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  • Specimen of the Week: Week 167

    By Tannis M N Davidson, on 22 December 2014

    Many different animals are associated with Christmastime. There are those with a biblical connection to the birth of Jesus –the animals of the nativity (donkey, ox and sheep) and the camels ridden by the three kings/wise men. There is the Yule goat of Scandinavia (whose ancient origin is connected to the Norse god Thor who rode a chariot drawn by two goats).  There are the partridges, turtle doves, French hens, calling birds, geese-a-laying and swans-a-swimming that are mentioned in seasonal song. Of course there are also the reindeer, doves, robins, and wrens associated with yuletide joy, happiness, good fortune, peace and love.

    So without much further ado, let me just add my own animal choice into the mix….this week’s specimen of the week is…

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    Specimen of the Week: Week 166

    By Mark Carnall, on 15 December 2014

    Christmas Scary MonkeyFollowing on from last week’s focus on one of our specimens that will be receiving a spot of conservation TLC as part of our Bone Idols: Protecting Our Iconic skeletons conservation project, this week’s specimen is another specimen we’re looking to raise funds to conserve.

    This specimen is one of the largest* single specimens in the museum and sits in the heart of the displays. Although the specimen isn’t instantly recognisable, visitors I talk to about it are in reverance to it’s overall ‘bigness’ and after a few clues can identify what it is.

    So pack your trunk and prepare never to forget this week’s specimen of the week which is…

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    Specimen of the Week: Week 165

    By Jack Ashby, on 8 December 2014

    Scary MonkeyWhen Specimen of the Week first arose from its fossil ancestors in the Early Blogocene, the niche it originally occupied was to shed light on the darkest corners of our stored collections.

    Over time, there has been some descent with modification. Specimen of the Week maintains its ancestral characters and still has the ability to show the world what museums have in their drawers; but it has also acquired some new adaptations where something amazing is revealed about well-known specimens. Some suspect sexual selection is at work.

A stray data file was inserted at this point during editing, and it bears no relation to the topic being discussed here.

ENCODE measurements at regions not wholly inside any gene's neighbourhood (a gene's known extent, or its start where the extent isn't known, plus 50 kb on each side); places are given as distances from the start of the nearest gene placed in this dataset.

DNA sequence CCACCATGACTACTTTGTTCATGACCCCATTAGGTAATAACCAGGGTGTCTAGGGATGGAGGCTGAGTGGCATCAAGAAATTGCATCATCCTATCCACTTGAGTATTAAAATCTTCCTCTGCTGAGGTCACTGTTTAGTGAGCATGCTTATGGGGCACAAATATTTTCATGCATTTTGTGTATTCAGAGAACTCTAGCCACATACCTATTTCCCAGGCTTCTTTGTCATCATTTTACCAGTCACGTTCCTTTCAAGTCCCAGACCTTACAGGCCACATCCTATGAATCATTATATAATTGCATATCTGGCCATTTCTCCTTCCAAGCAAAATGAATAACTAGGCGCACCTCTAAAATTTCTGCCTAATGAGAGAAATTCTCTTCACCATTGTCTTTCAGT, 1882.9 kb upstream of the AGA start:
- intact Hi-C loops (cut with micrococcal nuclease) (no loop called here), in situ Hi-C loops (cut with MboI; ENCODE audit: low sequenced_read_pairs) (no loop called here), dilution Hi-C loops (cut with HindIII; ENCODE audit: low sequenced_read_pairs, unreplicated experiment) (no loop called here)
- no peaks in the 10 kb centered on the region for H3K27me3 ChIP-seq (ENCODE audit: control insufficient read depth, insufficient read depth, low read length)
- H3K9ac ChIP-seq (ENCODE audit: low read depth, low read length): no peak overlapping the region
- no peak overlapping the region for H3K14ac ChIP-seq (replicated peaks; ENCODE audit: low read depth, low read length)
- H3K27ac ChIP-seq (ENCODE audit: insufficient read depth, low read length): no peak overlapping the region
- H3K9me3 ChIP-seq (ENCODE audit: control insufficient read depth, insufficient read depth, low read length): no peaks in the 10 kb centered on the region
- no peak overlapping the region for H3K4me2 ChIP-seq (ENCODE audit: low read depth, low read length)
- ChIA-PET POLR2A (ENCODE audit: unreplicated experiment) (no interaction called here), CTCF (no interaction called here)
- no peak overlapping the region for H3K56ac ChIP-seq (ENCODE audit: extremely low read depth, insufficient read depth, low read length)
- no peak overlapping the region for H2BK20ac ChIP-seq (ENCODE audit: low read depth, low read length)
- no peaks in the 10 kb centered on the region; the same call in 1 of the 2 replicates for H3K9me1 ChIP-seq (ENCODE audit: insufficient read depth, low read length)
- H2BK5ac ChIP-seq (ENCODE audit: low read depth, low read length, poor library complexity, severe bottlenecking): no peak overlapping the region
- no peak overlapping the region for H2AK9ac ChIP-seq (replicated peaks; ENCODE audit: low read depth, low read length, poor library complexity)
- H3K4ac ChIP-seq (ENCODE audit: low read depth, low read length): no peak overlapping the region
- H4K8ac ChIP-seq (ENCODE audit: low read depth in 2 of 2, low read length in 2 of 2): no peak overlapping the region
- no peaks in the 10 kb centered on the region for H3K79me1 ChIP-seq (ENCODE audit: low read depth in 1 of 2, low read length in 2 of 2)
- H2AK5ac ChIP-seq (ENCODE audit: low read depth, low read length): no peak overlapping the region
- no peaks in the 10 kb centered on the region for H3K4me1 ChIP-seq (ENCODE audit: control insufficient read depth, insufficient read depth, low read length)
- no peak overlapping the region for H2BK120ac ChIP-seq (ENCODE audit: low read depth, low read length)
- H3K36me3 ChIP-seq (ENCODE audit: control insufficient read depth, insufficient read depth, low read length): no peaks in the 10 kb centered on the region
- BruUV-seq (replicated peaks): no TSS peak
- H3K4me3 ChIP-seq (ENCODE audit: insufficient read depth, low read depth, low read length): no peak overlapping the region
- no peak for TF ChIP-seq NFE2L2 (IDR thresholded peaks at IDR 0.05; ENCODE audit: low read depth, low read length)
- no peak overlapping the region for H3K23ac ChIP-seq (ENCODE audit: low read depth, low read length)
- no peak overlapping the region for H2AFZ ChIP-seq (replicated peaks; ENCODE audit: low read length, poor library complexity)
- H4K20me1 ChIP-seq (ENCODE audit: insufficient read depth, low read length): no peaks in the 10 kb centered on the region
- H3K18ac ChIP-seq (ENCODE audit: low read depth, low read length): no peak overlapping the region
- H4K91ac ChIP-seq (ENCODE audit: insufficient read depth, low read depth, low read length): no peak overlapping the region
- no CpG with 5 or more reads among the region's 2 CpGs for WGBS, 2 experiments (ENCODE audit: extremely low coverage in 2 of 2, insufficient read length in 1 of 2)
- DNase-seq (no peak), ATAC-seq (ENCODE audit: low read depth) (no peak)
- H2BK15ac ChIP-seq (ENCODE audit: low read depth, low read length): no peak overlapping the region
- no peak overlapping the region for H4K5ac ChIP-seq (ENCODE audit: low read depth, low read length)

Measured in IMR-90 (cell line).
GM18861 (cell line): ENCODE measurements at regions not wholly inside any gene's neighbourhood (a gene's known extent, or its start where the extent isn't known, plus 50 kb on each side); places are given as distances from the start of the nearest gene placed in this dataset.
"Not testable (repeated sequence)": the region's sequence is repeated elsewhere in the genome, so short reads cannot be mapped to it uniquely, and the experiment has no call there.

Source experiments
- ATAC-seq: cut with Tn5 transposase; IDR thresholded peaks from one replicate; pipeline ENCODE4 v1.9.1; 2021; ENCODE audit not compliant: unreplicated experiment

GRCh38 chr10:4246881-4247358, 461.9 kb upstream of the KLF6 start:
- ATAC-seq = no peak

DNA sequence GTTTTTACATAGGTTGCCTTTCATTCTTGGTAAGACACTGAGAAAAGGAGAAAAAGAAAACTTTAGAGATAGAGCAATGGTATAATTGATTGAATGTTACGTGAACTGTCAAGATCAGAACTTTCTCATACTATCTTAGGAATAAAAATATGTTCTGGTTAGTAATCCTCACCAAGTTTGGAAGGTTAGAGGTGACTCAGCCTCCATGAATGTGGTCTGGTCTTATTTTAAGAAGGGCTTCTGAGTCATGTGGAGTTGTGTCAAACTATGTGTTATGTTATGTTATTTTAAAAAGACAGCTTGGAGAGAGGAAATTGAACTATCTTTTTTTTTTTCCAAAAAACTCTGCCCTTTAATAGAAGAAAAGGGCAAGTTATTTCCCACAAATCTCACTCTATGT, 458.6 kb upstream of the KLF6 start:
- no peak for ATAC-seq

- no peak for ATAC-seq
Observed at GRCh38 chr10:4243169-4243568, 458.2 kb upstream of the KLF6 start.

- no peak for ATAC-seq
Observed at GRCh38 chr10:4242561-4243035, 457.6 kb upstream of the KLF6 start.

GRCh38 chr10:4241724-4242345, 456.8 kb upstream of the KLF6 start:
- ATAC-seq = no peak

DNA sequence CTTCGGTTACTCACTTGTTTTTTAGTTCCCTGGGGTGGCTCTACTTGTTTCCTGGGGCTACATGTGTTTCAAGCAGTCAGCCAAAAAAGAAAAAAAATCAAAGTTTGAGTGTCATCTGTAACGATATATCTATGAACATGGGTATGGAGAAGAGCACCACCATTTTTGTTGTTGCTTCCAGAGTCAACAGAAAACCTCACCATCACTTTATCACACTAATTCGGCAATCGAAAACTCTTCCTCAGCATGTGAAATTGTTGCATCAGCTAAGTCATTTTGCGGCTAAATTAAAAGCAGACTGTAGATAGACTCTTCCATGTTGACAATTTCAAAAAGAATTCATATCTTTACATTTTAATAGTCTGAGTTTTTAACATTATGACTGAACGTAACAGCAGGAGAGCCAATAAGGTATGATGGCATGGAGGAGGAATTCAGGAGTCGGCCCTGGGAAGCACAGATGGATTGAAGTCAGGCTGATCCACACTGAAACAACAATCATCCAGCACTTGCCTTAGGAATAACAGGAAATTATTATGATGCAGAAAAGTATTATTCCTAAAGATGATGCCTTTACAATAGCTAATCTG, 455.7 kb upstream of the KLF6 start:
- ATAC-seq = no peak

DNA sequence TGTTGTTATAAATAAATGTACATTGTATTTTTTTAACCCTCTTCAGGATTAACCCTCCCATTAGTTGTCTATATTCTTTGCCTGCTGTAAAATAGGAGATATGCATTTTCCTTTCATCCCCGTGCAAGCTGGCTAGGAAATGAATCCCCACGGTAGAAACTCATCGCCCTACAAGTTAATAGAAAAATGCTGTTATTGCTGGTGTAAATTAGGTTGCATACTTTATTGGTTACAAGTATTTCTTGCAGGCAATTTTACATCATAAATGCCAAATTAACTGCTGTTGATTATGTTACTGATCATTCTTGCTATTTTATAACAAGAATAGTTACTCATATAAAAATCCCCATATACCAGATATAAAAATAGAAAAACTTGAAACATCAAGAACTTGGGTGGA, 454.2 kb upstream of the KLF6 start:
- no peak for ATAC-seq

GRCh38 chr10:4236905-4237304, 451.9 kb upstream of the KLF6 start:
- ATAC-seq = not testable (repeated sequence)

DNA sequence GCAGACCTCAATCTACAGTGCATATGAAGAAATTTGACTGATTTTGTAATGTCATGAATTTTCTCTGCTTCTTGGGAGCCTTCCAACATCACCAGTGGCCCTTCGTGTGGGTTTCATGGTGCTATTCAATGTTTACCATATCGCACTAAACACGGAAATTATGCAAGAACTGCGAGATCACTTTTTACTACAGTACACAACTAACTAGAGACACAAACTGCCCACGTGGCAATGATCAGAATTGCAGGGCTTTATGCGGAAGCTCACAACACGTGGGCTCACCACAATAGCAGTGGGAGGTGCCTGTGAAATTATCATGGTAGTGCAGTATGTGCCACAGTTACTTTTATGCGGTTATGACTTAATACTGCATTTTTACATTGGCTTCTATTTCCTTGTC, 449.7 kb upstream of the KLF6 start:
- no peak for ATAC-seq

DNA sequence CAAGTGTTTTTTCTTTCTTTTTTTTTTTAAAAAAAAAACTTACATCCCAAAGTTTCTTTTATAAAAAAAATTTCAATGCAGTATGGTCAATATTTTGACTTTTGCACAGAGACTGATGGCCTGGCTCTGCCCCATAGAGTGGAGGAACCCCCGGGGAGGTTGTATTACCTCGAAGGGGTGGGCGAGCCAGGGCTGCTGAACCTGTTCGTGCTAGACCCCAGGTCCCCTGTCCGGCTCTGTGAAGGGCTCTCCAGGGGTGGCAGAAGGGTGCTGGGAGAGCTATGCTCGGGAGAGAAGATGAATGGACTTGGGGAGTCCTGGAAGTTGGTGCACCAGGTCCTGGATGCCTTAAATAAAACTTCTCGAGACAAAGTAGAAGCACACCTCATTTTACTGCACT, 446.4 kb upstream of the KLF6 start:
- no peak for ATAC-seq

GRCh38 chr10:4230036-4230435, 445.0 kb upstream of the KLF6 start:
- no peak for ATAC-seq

This week, a new mutation has arisen. Instead of lifting the lid on stories from the stores, this Specimen of the Week will shed light on glimpses of horror in a specimen’s database records. Time will tell whether this adaptation will become fixed in the Specimen of the Week population.

    This week’s Specimen of the Week is… (more…)

    Specimen of the Week: Week 164

    By Dean W Veall, on 1 December 2014

    Scary MonkeyDean Veall here. This may be a very broad generalisation but Welsh, curly haired, zoology trained museum educators have limited knowledge about and skills in playing football, based on a recent survey conducted by me (n=1). This fact enrages and frustrates my four year old nephew as on weekends back in the Valleys when all he wants to do is run around Bargoed Park with a football. It hasn’t always been this way, there was a brief moment back in 2010 when the group that this week’s Specimen of the Week belonged to help me engage with the sport, that is, until it died.

     

    This week’s Specimen of the Week is:

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    Specimen of the Week: Week 163

    By Will J Richard, on 24 November 2014

    Scary MonkeyHello again! It’s me, Will Richard.

    Here for the second time doing my best to keep up the Grant’s grand traditions, but I’m afraid I must begin with an admission. I think I’ve made a mistake. Last month I made my blogging debut with a potto and it seemed like such a good idea at the time. Now, however, I’m faced with quite a problem. What can follow the potto?

    Pacing the museum and racking my brains, peering into cases with increasing desperation, I am spoilt for choice so there’s no need to panic… let’s be logical. The potto is a teddy bear and where do you go when a teddy fails? A friend! Maybe even a best friend…

    This week’s specimen of the week is: (more…)

    Specimen of the Week: Week 162